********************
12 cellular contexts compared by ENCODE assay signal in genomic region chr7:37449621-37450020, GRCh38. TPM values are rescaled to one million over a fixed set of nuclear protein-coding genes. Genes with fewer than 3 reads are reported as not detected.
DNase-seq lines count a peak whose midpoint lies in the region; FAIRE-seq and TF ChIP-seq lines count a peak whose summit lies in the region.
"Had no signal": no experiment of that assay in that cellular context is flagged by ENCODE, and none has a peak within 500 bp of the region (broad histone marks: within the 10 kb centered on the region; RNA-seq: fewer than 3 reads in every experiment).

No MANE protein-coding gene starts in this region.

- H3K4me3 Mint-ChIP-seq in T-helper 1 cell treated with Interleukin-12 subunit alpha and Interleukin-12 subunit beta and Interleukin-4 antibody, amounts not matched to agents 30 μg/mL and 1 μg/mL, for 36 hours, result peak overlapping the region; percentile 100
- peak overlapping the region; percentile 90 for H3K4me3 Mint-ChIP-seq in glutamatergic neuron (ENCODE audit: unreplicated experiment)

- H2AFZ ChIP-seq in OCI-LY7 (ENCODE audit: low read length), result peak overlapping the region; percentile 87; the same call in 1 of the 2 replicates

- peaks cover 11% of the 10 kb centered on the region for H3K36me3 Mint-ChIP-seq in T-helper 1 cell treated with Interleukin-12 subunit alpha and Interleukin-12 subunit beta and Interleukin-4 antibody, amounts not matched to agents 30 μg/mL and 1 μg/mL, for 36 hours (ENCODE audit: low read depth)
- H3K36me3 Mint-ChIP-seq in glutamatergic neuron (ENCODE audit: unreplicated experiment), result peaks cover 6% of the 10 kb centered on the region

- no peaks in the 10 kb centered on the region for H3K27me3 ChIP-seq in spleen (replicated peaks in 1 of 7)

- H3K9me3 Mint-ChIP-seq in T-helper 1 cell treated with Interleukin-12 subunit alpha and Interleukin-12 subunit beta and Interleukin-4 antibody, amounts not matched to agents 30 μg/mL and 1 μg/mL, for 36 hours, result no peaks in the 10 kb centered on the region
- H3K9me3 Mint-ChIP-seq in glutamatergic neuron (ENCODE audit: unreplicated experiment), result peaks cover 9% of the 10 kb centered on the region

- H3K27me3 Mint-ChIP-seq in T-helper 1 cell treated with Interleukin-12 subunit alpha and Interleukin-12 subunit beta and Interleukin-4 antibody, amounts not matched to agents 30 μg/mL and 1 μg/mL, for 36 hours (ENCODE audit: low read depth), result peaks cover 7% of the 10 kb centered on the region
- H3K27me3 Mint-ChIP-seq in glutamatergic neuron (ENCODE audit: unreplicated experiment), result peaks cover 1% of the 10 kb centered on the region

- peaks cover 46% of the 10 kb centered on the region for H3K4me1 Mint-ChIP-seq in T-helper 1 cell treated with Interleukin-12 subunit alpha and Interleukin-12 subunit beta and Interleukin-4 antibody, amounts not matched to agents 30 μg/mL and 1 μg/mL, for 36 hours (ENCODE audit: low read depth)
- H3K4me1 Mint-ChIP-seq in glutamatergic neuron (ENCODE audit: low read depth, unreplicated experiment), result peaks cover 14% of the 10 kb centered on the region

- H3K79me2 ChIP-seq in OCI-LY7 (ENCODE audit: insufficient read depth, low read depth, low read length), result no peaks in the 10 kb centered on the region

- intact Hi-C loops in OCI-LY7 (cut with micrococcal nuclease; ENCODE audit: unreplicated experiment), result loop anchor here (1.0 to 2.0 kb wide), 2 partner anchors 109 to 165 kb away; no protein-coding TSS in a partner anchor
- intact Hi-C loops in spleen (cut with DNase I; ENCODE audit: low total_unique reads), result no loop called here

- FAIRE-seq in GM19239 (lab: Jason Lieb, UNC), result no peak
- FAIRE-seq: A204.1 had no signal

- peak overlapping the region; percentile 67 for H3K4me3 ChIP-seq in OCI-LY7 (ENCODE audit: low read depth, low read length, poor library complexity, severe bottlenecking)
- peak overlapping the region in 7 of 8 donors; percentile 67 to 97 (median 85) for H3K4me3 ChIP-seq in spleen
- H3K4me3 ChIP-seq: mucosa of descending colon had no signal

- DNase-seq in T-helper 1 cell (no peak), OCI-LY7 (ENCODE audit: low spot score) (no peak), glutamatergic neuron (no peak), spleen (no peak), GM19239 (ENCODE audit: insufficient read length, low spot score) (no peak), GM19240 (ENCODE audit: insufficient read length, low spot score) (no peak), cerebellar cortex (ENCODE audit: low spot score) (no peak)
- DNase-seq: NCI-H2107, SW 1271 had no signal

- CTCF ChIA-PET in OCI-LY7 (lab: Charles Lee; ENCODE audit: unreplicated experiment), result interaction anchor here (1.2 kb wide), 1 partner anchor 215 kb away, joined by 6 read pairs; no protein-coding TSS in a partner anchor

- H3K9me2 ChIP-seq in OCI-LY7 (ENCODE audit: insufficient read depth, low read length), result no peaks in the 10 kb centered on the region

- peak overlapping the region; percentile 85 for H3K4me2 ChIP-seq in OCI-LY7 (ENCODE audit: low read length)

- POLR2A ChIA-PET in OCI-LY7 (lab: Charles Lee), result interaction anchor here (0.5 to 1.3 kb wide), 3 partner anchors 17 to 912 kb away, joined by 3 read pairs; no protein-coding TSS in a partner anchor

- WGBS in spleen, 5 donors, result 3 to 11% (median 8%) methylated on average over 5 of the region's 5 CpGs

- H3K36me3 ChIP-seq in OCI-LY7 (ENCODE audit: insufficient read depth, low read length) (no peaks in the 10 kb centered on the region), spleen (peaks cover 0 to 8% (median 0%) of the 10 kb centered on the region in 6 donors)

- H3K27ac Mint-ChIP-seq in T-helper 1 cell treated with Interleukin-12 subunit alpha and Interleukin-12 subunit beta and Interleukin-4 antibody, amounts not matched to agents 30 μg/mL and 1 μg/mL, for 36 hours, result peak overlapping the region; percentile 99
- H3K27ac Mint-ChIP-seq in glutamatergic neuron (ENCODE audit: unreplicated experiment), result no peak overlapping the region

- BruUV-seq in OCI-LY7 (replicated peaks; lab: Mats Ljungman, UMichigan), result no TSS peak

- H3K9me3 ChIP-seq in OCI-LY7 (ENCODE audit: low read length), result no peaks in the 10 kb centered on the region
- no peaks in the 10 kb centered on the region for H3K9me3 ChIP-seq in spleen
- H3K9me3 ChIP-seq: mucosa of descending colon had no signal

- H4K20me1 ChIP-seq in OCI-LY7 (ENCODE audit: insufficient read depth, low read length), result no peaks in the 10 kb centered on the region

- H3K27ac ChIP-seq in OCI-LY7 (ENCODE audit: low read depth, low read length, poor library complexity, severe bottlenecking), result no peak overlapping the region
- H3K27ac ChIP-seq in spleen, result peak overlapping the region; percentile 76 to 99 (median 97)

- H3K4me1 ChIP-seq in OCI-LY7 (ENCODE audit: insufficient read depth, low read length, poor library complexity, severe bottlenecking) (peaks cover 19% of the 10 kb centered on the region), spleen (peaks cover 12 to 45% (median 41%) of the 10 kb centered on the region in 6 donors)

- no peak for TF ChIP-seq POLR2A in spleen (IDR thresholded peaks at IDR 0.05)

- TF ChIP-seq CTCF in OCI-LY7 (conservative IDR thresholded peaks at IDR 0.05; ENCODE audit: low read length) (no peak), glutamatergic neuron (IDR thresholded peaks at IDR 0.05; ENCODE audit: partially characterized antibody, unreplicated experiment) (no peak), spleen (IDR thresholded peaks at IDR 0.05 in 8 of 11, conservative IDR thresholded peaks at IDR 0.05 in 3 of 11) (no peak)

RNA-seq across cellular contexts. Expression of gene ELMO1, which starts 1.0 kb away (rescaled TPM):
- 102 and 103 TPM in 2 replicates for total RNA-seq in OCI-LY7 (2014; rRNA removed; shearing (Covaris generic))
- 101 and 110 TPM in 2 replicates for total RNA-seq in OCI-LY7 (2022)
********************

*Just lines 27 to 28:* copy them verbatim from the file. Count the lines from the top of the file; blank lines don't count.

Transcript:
- CTCF ChIA-PET in OCI-LY7 (lab: Charles Lee; ENCODE audit: unreplicated experiment), result interaction anchor here (1.2 kb wide), 1 partner anchor 215 kb away, joined by 6 read pairs; no protein-coding TSS in a partner anchor

- H3K9me2 ChIP-seq in OCI-LY7 (ENCODE audit: insufficient read depth, low read length), result no peaks in the 10 kb centered on the region